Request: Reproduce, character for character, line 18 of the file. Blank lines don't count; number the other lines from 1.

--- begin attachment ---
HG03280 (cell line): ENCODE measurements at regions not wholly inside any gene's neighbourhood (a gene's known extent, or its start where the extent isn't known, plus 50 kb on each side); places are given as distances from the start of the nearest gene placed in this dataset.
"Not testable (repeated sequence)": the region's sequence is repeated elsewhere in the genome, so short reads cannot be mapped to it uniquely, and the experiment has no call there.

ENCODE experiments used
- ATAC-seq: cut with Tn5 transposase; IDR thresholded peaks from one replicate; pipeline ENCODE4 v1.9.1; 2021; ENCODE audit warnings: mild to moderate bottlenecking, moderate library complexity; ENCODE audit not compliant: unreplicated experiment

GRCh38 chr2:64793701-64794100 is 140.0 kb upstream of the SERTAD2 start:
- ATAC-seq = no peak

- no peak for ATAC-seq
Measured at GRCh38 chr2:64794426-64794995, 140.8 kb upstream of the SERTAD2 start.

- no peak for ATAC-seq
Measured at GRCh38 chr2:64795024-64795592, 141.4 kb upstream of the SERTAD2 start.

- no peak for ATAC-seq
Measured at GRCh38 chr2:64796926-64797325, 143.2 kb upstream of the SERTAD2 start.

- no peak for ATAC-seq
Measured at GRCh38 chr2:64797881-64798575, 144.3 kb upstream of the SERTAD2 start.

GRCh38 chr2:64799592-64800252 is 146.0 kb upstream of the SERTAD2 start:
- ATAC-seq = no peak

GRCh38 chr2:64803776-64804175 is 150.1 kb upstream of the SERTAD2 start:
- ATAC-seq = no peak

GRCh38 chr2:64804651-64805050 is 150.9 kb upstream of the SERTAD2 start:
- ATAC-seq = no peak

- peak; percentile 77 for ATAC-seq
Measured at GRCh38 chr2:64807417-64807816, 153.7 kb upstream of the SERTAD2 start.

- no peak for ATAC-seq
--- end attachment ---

- ATAC-seq = no peak